Characterization of humoral endorphin.

B. A. Weissman*, R. Azov, M. Granat, Yehoshua Gothilf, Y. Sarne

*Corresponding author for this work

Research output: Contribution to journalArticlepeer-review


Utilizing a radioimmunoassay (RIA) with antibodies produced against leu-enkephalin, the presence of humoral endorphin in various body fluids and tissues has been shown. Pretreatment with trichloroacetic acid (TCA) was needed in all cases in order to detect the immunoreactivity. However, both treated and untreated samples of humoral endorphin were active in the opiate receptor assay. Gel filtration on Bio-Gel P-2 as well as on Sephadex G-10 columns of human cerebrospinal fluid (CSF), amniotic fluid (AF) and blood shows that they all contain a similar material with an apparent molecular weight of 1,000-1,400 daltons. Chromatography of rat brain homogenate exhibited two peaks of immunoreactivity, one of which is probably due to enkephalins and the other to humoral endorphin. The latter fraction was found to be very stable when incubated in CSF, while its degradation in blood was slightly faster. This opioid compound inhibited the electrically stimulated contractions of the guinea pig ileum; the specificity of this action was indicated by its reversal with low concentrations of naloxone. In pregnant women, humoral endorphin levels in maternal and cord blood remains stable during pregnancy, while there is a significantly higher concentration of humoral endorphin in the amniotic fluid at mid-trimester as compared to that in term pregnancies during labor.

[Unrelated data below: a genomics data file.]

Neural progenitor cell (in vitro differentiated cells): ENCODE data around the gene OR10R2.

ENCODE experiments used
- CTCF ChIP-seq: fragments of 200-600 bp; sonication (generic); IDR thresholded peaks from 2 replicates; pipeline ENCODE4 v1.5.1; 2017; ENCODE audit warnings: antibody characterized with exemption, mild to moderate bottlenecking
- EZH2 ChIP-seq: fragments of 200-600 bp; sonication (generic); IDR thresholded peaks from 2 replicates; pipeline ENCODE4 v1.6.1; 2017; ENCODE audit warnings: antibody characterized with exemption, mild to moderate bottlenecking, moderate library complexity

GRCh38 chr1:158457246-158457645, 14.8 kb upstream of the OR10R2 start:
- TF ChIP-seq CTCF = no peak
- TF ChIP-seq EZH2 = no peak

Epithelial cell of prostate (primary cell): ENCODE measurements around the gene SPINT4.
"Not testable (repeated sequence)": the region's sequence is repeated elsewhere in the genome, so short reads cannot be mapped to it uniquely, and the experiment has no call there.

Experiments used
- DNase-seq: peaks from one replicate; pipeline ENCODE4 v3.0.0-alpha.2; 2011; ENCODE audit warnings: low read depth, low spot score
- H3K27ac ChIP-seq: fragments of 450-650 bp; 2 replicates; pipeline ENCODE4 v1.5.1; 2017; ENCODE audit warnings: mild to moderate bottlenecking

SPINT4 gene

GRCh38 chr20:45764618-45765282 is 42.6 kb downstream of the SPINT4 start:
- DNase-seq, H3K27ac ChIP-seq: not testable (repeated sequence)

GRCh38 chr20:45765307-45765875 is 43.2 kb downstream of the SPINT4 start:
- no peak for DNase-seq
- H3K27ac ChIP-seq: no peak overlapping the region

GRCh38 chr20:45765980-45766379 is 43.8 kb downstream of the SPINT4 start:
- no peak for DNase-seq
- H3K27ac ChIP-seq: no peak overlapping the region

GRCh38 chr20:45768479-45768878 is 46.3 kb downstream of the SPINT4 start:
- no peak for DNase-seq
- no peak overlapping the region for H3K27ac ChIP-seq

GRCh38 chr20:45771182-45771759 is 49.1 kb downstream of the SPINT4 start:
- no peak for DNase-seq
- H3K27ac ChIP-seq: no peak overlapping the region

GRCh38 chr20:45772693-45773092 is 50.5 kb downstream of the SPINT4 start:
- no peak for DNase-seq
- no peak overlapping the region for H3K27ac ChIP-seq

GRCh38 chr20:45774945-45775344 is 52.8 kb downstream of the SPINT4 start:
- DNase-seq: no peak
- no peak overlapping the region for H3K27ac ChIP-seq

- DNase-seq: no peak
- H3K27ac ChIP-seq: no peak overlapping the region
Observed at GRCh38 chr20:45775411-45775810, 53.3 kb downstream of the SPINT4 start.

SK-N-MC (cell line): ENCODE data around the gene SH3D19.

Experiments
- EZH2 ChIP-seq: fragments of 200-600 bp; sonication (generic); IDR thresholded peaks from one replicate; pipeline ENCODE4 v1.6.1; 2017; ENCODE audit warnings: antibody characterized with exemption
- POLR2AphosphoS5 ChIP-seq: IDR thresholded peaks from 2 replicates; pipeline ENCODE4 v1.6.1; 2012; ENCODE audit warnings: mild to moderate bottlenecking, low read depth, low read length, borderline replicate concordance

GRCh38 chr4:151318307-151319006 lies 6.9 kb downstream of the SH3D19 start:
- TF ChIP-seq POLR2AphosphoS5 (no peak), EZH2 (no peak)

Original languageEnglish
Pages (from-to)32-40
Number of pages9
JournalProgress in biochemical pharmacology
StatePublished - 1980


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